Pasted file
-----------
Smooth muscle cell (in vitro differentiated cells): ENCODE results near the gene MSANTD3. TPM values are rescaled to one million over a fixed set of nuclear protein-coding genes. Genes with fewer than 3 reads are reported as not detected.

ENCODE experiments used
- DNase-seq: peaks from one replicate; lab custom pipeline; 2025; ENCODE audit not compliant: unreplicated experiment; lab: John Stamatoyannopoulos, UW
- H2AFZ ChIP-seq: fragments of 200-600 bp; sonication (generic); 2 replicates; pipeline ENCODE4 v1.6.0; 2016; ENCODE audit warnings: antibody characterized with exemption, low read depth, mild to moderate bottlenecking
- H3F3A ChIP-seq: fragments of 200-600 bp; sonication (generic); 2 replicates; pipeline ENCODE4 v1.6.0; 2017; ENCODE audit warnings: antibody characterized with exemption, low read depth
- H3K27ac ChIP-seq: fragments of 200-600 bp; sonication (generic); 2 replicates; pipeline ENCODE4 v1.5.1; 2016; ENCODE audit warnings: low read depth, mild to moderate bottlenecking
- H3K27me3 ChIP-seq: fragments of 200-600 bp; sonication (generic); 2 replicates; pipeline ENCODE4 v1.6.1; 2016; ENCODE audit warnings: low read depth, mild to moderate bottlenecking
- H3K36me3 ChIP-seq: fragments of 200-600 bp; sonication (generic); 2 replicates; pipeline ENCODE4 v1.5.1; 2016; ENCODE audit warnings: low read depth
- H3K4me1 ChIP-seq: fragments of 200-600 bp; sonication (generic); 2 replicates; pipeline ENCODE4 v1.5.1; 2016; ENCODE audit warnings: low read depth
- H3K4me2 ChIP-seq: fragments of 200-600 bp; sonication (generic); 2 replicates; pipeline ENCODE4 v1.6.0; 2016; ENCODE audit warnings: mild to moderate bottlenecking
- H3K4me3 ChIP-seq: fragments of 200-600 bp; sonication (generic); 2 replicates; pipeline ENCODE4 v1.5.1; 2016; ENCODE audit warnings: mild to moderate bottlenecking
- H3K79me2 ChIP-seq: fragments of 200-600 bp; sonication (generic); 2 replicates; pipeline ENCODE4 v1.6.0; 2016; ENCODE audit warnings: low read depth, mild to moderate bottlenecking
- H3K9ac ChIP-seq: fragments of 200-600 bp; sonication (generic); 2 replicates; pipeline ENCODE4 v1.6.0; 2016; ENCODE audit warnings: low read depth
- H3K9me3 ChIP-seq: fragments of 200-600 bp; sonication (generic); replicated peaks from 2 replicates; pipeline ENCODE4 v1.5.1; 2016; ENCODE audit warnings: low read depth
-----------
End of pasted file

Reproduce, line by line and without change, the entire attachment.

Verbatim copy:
Smooth muscle cell (in vitro differentiated cells): ENCODE results near the gene MSANTD3. TPM values are rescaled to one million over a fixed set of nuclear protein-coding genes. Genes with fewer than 3 reads are reported as not detected.

ENCODE experiments used
- DNase-seq: peaks from one replicate; lab custom pipeline; 2025; ENCODE audit not compliant: unreplicated experiment; lab: John Stamatoyannopoulos, UW
- H2AFZ ChIP-seq: fragments of 200-600 bp; sonication (generic); 2 replicates; pipeline ENCODE4 v1.6.0; 2016; ENCODE audit warnings: antibody characterized with exemption, low read depth, mild to moderate bottlenecking
- H3F3A ChIP-seq: fragments of 200-600 bp; sonication (generic); 2 replicates; pipeline ENCODE4 v1.6.0; 2017; ENCODE audit warnings: antibody characterized with exemption, low read depth
- H3K27ac ChIP-seq: fragments of 200-600 bp; sonication (generic); 2 replicates; pipeline ENCODE4 v1.5.1; 2016; ENCODE audit warnings: low read depth, mild to moderate bottlenecking
- H3K27me3 ChIP-seq: fragments of 200-600 bp; sonication (generic); 2 replicates; pipeline ENCODE4 v1.6.1; 2016; ENCODE audit warnings: low read depth, mild to moderate bottlenecking
- H3K36me3 ChIP-seq: fragments of 200-600 bp; sonication (generic); 2 replicates; pipeline ENCODE4 v1.5.1; 2016; ENCODE audit warnings: low read depth
- H3K4me1 ChIP-seq: fragments of 200-600 bp; sonication (generic); 2 replicates; pipeline ENCODE4 v1.5.1; 2016; ENCODE audit warnings: low read depth
- H3K4me2 ChIP-seq: fragments of 200-600 bp; sonication (generic); 2 replicates; pipeline ENCODE4 v1.6.0; 2016; ENCODE audit warnings: mild to moderate bottlenecking
- H3K4me3 ChIP-seq: fragments of 200-600 bp; sonication (generic); 2 replicates; pipeline ENCODE4 v1.5.1; 2016; ENCODE audit warnings: mild to moderate bottlenecking
- H3K79me2 ChIP-seq: fragments of 200-600 bp; sonication (generic); 2 replicates; pipeline ENCODE4 v1.6.0; 2016; ENCODE audit warnings: low read depth, mild to moderate bottlenecking
- H3K9ac ChIP-seq: fragments of 200-600 bp; sonication (generic); 2 replicates; pipeline ENCODE4 v1.6.0; 2016; ENCODE audit warnings: low read depth
- H3K9me3 ChIP-seq: fragments of 200-600 bp; sonication (generic); replicated peaks from 2 replicates; pipeline ENCODE4 v1.5.1; 2016; ENCODE audit warnings: low read depth